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I could get hooked on Vook

Time to celebrate even more ways to remix and mashup the wonderful experience of reading!

I have a feeling that the Vook and the TextVook are going to be popular reading options for many of our young readers and learners.

A vook is a new innovation in reading that blends a well-written book, high-quality video and the power of the Internet into a single, complete story. You can read your book, watch videos that enhance the story and connect with authors and your friends through social media all on one screen, without switching between platforms.

Simon & Schuster’s Executive VP Judith Curr explains the value of this new hybrid brand of storytelling:

Reasonably priced, and available as web-based applications, and for iPhone, iPod, and iPad (with some available for Kindle and iBook), Vooks have the potential to breathe animated life into classics, to effectively demonstrate in a way how-to books never before could, to illustrate difficult techniques or concepts in texts.

Here’s a Vook trailer for Shakespeare’s Sonnets in the City.

Readers may preview Vook trailers and browse for Vooks under these categories:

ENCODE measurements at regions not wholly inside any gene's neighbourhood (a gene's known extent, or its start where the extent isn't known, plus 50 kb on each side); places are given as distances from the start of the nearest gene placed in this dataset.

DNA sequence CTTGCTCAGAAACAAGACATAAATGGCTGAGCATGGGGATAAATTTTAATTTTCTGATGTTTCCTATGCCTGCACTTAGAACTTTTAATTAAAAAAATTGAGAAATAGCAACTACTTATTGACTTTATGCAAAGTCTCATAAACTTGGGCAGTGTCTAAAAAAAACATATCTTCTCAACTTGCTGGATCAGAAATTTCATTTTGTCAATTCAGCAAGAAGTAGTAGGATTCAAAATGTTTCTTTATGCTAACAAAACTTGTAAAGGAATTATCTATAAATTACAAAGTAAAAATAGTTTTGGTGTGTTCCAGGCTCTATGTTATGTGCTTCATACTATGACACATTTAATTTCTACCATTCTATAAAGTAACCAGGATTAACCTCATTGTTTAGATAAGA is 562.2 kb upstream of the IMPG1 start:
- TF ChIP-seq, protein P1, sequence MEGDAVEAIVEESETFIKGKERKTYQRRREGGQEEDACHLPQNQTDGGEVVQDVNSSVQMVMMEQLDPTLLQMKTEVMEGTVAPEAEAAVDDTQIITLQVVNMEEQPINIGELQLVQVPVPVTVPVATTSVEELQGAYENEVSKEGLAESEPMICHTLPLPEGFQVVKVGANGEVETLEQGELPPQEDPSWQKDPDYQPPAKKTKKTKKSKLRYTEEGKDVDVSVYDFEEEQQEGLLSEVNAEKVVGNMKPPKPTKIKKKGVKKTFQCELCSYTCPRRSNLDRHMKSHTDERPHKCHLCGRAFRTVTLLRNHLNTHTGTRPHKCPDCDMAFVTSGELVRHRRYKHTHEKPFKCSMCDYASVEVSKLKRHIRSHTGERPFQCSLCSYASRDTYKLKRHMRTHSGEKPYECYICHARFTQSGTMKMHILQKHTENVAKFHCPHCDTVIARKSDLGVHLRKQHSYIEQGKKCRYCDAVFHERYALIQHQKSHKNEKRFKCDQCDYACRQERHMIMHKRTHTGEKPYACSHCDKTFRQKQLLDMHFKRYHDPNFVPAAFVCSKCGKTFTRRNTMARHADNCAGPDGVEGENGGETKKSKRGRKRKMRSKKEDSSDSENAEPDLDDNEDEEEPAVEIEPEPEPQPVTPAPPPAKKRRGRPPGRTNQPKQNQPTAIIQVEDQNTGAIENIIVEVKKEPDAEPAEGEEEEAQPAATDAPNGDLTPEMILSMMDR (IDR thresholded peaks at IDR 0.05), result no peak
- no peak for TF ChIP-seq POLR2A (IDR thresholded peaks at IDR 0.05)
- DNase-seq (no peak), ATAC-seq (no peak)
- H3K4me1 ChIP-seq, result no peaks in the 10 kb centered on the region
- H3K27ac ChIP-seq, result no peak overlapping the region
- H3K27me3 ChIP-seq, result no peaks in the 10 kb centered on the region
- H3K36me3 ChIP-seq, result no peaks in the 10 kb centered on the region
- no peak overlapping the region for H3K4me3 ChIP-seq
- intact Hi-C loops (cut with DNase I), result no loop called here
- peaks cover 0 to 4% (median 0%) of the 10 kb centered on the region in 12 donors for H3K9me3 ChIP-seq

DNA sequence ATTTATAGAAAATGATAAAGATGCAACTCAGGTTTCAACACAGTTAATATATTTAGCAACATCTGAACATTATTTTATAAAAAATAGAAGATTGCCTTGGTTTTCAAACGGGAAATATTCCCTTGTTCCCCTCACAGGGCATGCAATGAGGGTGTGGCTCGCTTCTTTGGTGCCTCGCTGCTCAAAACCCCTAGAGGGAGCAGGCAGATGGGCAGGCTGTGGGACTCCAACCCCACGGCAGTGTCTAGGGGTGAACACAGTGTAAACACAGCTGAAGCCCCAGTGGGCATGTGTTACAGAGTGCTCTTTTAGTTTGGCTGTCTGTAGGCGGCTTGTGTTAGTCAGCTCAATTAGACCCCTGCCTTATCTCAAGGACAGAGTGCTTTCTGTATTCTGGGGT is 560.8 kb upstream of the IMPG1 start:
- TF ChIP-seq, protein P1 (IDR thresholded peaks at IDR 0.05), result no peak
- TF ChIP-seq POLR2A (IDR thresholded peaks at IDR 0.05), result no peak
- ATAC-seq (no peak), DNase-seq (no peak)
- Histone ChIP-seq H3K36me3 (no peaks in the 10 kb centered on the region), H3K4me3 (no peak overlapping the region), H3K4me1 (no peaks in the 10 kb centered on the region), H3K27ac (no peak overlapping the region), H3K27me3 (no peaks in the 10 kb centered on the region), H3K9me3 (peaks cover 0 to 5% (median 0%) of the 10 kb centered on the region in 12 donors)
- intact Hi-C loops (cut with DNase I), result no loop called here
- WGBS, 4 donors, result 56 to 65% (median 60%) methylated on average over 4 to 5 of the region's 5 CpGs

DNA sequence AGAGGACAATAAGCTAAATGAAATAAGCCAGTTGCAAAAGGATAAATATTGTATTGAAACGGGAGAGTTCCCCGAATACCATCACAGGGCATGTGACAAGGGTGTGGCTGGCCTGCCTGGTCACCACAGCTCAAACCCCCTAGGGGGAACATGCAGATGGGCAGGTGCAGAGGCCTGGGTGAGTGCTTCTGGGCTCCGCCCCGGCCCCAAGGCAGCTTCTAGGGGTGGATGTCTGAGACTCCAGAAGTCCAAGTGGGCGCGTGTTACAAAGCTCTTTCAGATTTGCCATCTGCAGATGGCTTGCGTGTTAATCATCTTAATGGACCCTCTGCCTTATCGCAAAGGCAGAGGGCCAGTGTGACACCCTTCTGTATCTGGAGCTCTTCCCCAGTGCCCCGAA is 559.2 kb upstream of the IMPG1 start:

Buffy Hamilton sees creative opportunities for research and writing–the potential of student-authored Vooks:

Consider the possibilities for the social construction of reading and writing if we helped students create their own vooks!  Whether they created an application for a computer or the iPhone/iPod/iPad, think how this type of mashed up reading/writing/thinking/sharing oriented learning experience might transform student thinking!  My initial reaction to Vook is that it could be an interesting rendition of a digital research paper or a fantastic stand alone multigenre element. I’ll be brainstorming with teachers this summer ways we might incorporate this kind of content creation into a unit of inquiry for the upcoming school year.

Joyce Valenza About Joyce Valenza

Joyce is an Assistant Professor of Teaching at Rutgers University School of Information and Communication, a technology writer, speaker, blogger and learner. Follow her on Twitter: @joycevalenza


  1. Daisy Buchanan says

    I really like the idea for non-fiction. It makes sense for things like cookbooks. I once tried to read a description of how to cut an artichoke and I really would have benefited from a quick video. I am not sure I like it so much for fiction. I do not want to see the costumes. Part of the joy for me is creating the scene in my head. For reluctant readers, I would worry that they would just watch the videos. I went to the site and looked at some trailers and they really seemed to focus exclusively on the video portion with no mention of the text. Several of the ones I watched were available for Kindle. I have an older Kindle which does not support video (I am not sure if the newer ones do) so I did not get a good idea of how it would work for me.

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